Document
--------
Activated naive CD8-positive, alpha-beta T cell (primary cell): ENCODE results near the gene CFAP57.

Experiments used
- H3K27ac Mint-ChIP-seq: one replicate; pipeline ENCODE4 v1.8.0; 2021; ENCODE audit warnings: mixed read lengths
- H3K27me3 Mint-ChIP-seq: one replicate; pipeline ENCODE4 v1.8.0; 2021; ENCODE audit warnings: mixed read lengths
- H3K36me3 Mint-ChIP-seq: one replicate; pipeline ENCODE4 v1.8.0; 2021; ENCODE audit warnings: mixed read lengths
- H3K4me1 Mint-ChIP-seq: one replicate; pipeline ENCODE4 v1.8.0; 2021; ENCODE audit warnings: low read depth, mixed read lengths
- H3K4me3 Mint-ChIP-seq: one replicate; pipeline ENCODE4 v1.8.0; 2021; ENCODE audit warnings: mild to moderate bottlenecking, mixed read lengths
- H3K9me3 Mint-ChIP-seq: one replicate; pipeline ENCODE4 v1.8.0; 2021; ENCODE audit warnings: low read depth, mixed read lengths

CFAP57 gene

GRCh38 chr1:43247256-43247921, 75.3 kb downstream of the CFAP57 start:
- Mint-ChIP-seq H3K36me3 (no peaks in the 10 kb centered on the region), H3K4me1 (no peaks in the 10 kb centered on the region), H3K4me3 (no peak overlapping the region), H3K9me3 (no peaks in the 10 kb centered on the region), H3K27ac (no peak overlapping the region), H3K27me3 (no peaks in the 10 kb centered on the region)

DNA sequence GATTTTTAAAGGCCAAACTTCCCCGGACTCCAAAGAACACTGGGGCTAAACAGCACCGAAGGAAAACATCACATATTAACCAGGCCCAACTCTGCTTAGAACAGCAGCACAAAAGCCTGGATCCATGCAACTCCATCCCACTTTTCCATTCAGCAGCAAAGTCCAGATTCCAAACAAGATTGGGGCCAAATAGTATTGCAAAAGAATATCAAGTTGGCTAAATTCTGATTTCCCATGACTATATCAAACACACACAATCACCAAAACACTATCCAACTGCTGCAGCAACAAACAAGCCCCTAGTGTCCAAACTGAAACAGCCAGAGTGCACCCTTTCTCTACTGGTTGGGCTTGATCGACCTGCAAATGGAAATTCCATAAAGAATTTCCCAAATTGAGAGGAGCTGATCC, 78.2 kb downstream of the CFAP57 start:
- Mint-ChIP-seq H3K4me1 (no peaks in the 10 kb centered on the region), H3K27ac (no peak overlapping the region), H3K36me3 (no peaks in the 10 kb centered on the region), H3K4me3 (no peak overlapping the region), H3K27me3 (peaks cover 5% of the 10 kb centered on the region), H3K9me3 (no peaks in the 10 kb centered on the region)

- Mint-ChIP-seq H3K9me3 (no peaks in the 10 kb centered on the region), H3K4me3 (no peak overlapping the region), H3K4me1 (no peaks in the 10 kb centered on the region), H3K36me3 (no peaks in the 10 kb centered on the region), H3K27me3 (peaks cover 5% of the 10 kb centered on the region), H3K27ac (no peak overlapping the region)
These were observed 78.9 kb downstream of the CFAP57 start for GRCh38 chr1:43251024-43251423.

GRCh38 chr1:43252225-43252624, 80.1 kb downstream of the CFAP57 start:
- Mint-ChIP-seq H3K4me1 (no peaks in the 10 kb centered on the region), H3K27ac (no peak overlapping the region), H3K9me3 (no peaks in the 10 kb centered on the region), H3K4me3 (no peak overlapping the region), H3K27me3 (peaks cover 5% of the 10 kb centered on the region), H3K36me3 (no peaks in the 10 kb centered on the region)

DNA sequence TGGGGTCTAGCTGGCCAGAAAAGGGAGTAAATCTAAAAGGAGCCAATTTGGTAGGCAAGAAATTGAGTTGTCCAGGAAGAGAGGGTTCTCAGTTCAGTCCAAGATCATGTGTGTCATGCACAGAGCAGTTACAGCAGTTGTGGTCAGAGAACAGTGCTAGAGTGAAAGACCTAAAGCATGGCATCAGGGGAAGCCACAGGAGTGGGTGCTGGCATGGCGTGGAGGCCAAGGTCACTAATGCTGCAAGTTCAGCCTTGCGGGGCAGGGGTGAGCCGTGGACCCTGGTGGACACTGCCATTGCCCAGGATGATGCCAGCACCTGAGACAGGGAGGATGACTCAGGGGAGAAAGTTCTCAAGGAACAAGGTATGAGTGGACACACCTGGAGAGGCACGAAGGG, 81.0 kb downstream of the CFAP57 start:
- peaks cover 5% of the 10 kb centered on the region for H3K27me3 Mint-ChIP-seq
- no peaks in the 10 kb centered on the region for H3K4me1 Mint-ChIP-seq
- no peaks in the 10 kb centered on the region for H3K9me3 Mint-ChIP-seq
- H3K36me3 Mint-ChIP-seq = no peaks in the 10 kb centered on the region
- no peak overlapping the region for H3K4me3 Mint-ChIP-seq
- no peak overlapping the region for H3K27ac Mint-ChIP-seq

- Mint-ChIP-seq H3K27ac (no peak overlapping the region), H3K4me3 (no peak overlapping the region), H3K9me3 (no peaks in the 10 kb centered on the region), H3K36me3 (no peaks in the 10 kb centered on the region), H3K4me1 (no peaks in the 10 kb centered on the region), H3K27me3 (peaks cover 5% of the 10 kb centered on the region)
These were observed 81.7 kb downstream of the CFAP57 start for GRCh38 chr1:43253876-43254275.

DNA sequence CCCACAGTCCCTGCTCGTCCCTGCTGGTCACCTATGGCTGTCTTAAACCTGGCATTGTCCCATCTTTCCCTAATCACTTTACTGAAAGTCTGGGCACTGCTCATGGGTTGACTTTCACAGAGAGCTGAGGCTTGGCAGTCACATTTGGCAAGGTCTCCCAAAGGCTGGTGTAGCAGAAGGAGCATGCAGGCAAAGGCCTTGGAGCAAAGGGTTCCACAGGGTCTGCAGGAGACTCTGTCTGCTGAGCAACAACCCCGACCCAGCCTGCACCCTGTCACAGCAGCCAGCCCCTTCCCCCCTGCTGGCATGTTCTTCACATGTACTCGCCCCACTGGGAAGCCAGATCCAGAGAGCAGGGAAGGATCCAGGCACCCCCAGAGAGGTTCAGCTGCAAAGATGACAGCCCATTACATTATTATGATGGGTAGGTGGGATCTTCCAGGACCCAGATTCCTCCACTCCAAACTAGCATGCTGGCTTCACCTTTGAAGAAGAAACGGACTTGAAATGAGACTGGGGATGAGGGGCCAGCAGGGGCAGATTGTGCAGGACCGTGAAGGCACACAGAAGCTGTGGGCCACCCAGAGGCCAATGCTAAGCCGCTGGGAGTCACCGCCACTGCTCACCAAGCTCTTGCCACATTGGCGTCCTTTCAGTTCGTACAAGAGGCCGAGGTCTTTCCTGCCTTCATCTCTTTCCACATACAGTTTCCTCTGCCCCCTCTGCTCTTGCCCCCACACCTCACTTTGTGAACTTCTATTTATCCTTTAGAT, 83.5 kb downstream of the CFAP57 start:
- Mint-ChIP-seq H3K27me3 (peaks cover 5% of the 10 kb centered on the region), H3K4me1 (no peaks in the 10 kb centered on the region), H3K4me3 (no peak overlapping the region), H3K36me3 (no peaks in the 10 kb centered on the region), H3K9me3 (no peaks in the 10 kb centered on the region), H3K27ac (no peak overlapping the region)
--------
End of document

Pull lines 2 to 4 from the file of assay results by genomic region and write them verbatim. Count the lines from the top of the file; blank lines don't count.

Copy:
Experiments used
- H3K27ac Mint-ChIP-seq: one replicate; pipeline ENCODE4 v1.8.0; 2021; ENCODE audit warnings: mixed read lengths
- H3K27me3 Mint-ChIP-seq: one replicate; pipeline ENCODE4 v1.8.0; 2021; ENCODE audit warnings: mixed read lengths